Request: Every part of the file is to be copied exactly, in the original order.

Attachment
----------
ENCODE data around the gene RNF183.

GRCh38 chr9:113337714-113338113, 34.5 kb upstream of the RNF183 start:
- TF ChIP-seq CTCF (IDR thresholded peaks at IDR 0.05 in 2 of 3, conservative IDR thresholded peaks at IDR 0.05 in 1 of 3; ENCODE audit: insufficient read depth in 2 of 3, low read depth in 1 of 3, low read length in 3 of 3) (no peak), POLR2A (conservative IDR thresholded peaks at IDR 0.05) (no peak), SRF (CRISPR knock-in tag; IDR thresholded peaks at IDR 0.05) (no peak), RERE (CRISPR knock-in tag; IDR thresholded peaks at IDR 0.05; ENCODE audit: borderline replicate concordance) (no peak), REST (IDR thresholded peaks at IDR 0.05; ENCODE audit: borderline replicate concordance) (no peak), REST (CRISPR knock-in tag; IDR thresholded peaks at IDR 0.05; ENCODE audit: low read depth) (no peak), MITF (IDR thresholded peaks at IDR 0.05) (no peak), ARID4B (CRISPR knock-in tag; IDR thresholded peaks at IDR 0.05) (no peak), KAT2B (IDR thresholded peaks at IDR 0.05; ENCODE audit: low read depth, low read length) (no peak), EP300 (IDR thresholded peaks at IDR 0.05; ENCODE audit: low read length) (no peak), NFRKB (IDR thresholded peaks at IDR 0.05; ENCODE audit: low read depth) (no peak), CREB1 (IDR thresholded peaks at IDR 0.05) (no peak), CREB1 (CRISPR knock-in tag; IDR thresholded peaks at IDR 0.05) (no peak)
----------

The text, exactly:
ENCODE data around the gene RNF183.

GRCh38 chr9:113337714-113338113, 34.5 kb upstream of the RNF183 start:
- TF ChIP-seq CTCF (IDR thresholded peaks at IDR 0.05 in 2 of 3, conservative IDR thresholded peaks at IDR 0.05 in 1 of 3; ENCODE audit: insufficient read depth in 2 of 3, low read depth in 1 of 3, low read length in 3 of 3) (no peak), POLR2A (conservative IDR thresholded peaks at IDR 0.05) (no peak), SRF (CRISPR knock-in tag; IDR thresholded peaks at IDR 0.05) (no peak), RERE (CRISPR knock-in tag; IDR thresholded peaks at IDR 0.05; ENCODE audit: borderline replicate concordance) (no peak), REST (IDR thresholded peaks at IDR 0.05; ENCODE audit: borderline replicate concordance) (no peak), REST (CRISPR knock-in tag; IDR thresholded peaks at IDR 0.05; ENCODE audit: low read depth) (no peak), MITF (IDR thresholded peaks at IDR 0.05) (no peak), ARID4B (CRISPR knock-in tag; IDR thresholded peaks at IDR 0.05) (no peak), KAT2B (IDR thresholded peaks at IDR 0.05; ENCODE audit: low read depth, low read length) (no peak), EP300 (IDR thresholded peaks at IDR 0.05; ENCODE audit: low read length) (no peak), NFRKB (IDR thresholded peaks at IDR 0.05; ENCODE audit: low read depth) (no peak), CREB1 (IDR thresholded peaks at IDR 0.05) (no peak), CREB1 (CRISPR knock-in tag; IDR thresholded peaks at IDR 0.05) (no peak)